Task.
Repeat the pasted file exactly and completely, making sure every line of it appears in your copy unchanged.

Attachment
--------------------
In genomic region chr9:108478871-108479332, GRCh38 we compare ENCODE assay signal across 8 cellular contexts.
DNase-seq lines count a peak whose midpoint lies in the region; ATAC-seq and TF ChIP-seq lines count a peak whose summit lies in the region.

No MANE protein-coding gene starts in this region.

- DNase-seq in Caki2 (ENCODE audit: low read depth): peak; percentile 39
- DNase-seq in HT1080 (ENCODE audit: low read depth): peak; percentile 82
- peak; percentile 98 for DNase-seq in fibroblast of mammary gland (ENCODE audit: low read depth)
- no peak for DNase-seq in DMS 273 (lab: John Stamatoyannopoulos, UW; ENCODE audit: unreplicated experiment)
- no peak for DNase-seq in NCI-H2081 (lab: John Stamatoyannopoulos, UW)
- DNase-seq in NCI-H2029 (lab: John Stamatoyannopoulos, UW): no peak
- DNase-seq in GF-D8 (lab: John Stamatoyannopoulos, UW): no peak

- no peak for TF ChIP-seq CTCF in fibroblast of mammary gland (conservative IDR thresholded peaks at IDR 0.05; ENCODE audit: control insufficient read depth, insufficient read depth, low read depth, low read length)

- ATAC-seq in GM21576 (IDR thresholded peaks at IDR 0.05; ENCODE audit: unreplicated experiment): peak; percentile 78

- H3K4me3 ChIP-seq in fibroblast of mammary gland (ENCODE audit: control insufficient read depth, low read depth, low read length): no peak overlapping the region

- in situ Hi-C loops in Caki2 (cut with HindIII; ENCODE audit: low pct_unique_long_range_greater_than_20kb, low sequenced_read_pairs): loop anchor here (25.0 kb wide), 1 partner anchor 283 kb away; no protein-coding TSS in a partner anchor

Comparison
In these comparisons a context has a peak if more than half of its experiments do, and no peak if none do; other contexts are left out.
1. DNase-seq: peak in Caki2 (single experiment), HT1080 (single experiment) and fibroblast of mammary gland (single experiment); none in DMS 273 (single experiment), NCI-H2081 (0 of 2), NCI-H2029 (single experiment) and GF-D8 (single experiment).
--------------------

In genomic region chr9:108478871-108479332, GRCh38 we compare ENCODE assay signal across 8 cellular contexts.
DNase-seq lines count a peak whose midpoint lies in the region; ATAC-seq and TF ChIP-seq lines count a peak whose summit lies in the region.

No MANE protein-coding gene starts in this region.

- DNase-seq in Caki2 (ENCODE audit: low read depth): peak; percentile 39
- DNase-seq in HT1080 (ENCODE audit: low read depth): peak; percentile 82
- peak; percentile 98 for DNase-seq in fibroblast of mammary gland (ENCODE audit: low read depth)
- no peak for DNase-seq in DMS 273 (lab: John Stamatoyannopoulos, UW; ENCODE audit: unreplicated experiment)
- no peak for DNase-seq in NCI-H2081 (lab: John Stamatoyannopoulos, UW)
- DNase-seq in NCI-H2029 (lab: John Stamatoyannopoulos, UW): no peak
- DNase-seq in GF-D8 (lab: John Stamatoyannopoulos, UW): no peak

- no peak for TF ChIP-seq CTCF in fibroblast of mammary gland (conservative IDR thresholded peaks at IDR 0.05; ENCODE audit: control insufficient read depth, insufficient read depth, low read depth, low read length)

- ATAC-seq in GM21576 (IDR thresholded peaks at IDR 0.05; ENCODE audit: unreplicated experiment): peak; percentile 78

- H3K4me3 ChIP-seq in fibroblast of mammary gland (ENCODE audit: control insufficient read depth, low read depth, low read length): no peak overlapping the region

- in situ Hi-C loops in Caki2 (cut with HindIII; ENCODE audit: low pct_unique_long_range_greater_than_20kb, low sequenced_read_pairs): loop anchor here (25.0 kb wide), 1 partner anchor 283 kb away; no protein-coding TSS in a partner anchor

Comparison
In these comparisons a context has a peak if more than half of its experiments do, and no peak if none do; other contexts are left out.
1. DNase-seq: peak in Caki2 (single experiment), HT1080 (single experiment) and fibroblast of mammary gland (single experiment); none in DMS 273 (single experiment), NCI-H2081 (0 of 2), NCI-H2029 (single experiment) and GF-D8 (single experiment).